On October 4, 2013 and 2014, in over 40 cities around the world hundreds of thousands of people joined together to participate in the International March for Elephants. A global movement sponsored by The David Sheldrick Wildlife Trust in Nairobi, Kenya, helping to raise awareness about the illegal ivory trade and the effects it’s having on the African Forest Elephant. National Geographic’s Bryan Christy described this phenomenon as the “First ever global demonstration on behalf of another species in the history of mankind.” Jim Justus Nyamu, Founder and Director of the Elephant Neighbors Center (ENC) in Nairobi, led close to 1,000 supporters to the White House in Washington D.C. His mission is to walk and talk while educating the masses with one simple message, “Ivory Belongs to Elephants!”
On September 21, 2013, just days before the initial global march the terrorist group al-Shabaab led a pre-emptive strike on West Gate Shopping Mall in Nairobi, Kenya, killing 67, including four attackers and wounding close to 200. The money raised for this attack came from the butchered faces of thousands of elephants in Tsavo National Park, the largest protected wildlife reserve in Eastern Kenya. From Somalia to the Democratic Republic of Congo, al-Shabaab traded high powered guns in exchange for blood ivory. Because of the sensationalism brought on by the attack, the Kenyan Wildlife Service (KWS) who protect the Park and the wildlife in it, sent a direct order to their Rangers that they are to “shoot to kill” poachers and leave the bodies behind.
I sat down with Jim Justus Nyamu of ENC to get his view on the poaching crisis and what is being done to protect the elephants. “In order to stop the ivory trade people must stop buying ivory”, says Jim. “Poachers are not the bad guys. We need them to enforce change in our communities.” During a recent walk from Nairobi to Samburu, Jim met with community leaders, elders and warriors (young boys) living on the border of Tsavo National Park. After noticing a surge in poaching, Jim wanted to find out what was happening and who was responsible. During this meeting, several warriors came forward and not only admitted to killing the elephants but also expressed sincere remorse for their actions. “These people live in an environment where they are on the brink of famine and when there is an opportunity to earn money, they choose life over death”, says Jim. The warriors further explained that the money for the ivory comes from outside sources who solicit them to kill the elephants. When President Uhuru Kenyatta took office in 2013, he initially approached the West (United States) to come to Kenya to help build infrastructure in the country. The West declined the request so President Kenyatta went to the East; China. China is now the largest investor in Kenya, funding 90% of the $3.6 billion rail link from the port of Mombasa to Nairobi. China is also the largest consumer of illegal wildlife from blood ivory, rhino horn, shark fin, and tiger bone.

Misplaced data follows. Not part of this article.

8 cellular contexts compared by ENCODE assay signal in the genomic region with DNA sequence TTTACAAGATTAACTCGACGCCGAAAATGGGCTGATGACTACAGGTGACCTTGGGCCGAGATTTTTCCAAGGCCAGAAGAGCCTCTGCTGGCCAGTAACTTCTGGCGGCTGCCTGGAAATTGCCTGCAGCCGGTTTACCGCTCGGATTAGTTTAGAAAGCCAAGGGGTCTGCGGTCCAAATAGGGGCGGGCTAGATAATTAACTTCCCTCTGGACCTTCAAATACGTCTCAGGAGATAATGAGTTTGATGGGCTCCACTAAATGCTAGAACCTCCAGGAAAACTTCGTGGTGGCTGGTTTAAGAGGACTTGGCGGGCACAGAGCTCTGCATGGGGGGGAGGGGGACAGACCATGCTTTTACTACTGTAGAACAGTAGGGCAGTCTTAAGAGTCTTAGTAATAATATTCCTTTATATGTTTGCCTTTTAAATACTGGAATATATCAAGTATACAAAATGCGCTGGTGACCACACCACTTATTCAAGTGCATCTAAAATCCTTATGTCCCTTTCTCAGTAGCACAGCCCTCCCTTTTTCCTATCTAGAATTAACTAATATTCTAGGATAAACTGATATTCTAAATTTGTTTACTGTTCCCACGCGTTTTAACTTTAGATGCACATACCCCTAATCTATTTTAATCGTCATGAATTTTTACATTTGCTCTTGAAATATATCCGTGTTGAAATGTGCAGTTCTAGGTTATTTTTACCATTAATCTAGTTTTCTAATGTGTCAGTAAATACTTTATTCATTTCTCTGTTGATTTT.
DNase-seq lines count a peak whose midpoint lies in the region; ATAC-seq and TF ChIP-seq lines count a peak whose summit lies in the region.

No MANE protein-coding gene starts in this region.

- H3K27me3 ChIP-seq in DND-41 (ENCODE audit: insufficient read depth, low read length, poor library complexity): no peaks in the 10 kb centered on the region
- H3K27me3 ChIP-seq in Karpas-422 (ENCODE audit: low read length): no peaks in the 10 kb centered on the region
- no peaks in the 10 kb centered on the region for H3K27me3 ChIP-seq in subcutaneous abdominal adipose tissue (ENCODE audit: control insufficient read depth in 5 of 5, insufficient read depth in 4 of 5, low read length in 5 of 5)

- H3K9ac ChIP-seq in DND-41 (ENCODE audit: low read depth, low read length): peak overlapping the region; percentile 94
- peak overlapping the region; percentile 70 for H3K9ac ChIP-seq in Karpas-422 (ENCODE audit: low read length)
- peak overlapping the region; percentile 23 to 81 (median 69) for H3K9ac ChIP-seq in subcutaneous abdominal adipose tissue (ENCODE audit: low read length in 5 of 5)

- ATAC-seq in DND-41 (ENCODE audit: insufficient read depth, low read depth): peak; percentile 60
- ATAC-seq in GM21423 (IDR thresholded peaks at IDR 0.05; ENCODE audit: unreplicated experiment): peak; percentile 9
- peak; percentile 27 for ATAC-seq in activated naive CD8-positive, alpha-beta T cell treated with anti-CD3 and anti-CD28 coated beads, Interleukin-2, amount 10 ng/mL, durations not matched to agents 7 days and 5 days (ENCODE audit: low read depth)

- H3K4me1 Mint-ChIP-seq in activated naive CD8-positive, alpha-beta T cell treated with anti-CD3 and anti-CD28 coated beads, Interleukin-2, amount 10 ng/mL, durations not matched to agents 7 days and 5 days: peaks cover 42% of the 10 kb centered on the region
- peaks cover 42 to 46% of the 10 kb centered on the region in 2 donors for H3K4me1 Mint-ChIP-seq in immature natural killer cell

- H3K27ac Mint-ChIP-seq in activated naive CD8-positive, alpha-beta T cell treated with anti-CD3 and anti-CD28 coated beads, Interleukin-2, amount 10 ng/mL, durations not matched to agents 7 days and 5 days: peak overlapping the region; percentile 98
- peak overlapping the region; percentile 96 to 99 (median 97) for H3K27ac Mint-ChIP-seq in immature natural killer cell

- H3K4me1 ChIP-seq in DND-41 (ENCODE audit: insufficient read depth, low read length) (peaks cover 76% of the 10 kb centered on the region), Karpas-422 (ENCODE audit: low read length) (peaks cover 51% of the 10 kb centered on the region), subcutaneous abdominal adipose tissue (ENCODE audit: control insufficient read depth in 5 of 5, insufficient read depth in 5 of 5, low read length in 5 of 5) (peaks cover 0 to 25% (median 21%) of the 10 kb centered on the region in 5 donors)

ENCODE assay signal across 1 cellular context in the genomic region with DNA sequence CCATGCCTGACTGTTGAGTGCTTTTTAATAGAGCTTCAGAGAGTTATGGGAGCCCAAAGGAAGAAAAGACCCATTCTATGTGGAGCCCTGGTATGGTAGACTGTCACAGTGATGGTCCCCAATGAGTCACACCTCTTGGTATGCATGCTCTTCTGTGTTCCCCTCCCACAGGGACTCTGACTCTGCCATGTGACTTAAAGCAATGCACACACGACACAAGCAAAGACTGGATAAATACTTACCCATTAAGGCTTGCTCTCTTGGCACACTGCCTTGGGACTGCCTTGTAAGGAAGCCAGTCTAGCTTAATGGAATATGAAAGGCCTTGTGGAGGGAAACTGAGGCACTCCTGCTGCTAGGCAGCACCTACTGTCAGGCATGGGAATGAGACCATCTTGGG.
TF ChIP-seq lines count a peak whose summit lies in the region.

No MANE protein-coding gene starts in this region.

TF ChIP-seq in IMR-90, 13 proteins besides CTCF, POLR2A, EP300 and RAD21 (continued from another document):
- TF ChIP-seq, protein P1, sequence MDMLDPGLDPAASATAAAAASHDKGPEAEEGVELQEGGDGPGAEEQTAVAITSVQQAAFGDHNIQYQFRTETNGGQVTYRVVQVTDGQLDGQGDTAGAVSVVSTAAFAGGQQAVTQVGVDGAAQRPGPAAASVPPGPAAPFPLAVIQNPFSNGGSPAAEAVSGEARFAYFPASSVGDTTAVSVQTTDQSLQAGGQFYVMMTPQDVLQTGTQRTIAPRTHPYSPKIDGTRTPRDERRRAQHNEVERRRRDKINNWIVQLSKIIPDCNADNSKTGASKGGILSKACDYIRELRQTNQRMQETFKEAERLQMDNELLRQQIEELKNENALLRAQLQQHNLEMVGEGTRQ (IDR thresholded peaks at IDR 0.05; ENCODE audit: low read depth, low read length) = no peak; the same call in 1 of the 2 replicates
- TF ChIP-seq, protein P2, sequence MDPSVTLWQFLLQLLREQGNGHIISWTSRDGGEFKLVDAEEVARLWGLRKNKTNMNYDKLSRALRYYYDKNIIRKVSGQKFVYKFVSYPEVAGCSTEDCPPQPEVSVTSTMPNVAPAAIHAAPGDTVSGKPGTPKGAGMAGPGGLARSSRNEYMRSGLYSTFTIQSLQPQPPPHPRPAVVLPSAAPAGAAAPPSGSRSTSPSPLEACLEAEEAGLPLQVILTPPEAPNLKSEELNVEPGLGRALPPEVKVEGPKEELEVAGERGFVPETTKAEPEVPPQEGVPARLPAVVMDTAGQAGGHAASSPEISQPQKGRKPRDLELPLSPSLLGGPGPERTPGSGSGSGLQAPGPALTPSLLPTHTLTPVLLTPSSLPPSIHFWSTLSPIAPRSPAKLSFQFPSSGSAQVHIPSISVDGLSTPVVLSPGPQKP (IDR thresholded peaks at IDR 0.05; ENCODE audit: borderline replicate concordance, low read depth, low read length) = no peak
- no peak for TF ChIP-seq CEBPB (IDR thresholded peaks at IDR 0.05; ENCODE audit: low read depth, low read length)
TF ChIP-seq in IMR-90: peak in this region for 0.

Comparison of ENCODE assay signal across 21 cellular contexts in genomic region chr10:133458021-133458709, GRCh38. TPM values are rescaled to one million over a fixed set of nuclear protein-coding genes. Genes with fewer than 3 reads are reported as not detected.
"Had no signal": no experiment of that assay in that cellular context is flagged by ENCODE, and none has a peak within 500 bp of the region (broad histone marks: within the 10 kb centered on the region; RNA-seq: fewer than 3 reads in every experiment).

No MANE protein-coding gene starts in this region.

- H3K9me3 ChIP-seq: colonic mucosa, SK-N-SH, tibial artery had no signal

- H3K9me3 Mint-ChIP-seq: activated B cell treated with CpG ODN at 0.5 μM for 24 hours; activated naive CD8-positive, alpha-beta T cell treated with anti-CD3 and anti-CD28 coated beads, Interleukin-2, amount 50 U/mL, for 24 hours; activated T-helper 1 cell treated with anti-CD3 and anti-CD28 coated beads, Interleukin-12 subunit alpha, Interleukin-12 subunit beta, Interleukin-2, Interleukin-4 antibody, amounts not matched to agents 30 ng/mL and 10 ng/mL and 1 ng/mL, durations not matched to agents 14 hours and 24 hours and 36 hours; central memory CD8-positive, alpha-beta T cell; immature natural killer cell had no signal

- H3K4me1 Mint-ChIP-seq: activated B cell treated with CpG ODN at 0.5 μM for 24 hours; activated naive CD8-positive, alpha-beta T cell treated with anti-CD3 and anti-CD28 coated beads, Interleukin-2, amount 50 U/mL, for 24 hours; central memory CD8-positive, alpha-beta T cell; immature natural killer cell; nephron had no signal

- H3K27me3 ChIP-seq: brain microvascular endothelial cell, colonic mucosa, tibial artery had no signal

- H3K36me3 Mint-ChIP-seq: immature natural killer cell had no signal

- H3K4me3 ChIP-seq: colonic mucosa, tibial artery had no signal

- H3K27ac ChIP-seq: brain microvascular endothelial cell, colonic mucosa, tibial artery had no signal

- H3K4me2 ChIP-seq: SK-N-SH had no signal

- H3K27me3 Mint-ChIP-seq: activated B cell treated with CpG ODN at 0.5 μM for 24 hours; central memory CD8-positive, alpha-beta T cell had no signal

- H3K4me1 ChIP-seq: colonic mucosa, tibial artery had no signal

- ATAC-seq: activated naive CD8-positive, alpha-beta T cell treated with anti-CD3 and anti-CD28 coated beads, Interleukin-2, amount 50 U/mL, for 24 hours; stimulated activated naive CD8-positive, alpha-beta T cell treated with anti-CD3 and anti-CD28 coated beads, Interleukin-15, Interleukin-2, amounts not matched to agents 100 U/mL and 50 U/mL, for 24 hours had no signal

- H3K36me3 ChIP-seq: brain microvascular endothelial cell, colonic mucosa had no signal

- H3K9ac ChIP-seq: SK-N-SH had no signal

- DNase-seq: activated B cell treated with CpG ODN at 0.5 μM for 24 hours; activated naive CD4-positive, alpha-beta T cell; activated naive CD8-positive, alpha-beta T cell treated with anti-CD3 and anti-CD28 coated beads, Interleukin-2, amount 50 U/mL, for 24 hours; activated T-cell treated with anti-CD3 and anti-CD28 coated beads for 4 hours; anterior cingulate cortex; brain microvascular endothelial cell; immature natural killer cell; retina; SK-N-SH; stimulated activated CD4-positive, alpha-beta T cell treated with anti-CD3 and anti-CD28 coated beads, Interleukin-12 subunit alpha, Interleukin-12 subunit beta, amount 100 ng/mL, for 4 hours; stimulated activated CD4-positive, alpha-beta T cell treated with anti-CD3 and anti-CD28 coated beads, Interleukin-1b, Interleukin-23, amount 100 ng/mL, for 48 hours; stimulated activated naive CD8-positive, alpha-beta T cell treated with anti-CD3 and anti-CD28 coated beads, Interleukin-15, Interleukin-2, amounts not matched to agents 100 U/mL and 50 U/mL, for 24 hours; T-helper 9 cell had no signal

The Chinese that are in Kenya are criminals and they work alongside fellow Kenyans offering money for ivory. These men solicit warriors to kill the elephants and in return the warriors are paid roughly $20 per ivory piece. The ivory is then smuggled out of Kenya through the port of Mombasa, recently coined the largest exporter of illegal ivory. The price of ivory increases the further in distance it travels. That same piece of ivory that sold for $20 to a poacher will merit hundreds of thousands of dollars to terrorist groups and Chinese distributors. China and the United States are the largest importers and consumers of blood ivory. The warriors went on to convey that there are millions of elephants roaming wild and that their tusks allow them to provide for their families. Jim abruptly disagreed with the warriors and with bated breath explained that there are less than 400,000 elephants alive in Kenya and that in less than 10 years they will be completely wiped out. The supply of ivory cannot keep up with the demand.
Through dedication and commitment, Jim has been successful in several community based conservation programs. Through education and rehabilitation, Jim has helped communities establish their own wildlife reserves attracting eco-tourism from around the world bringing money into once famine areas. Some of those warriors who once killed the elephants are now employed as KWS Rangers, paid to protect the elephants they once hunted.
Bryan, C. 2013. National Geographic Magazine. October, 2013.
Nyamu, J. 2013. Elephant Neighbors Center. Retrieved from http://www.elephantneighborscenter.org
Degroot, D. 2014. The Building of Infrastructure in Africa. Executive Intelligence Review. Retrieved from http://www.larouchepub.com/other/2014/4120china_v_brit_af.html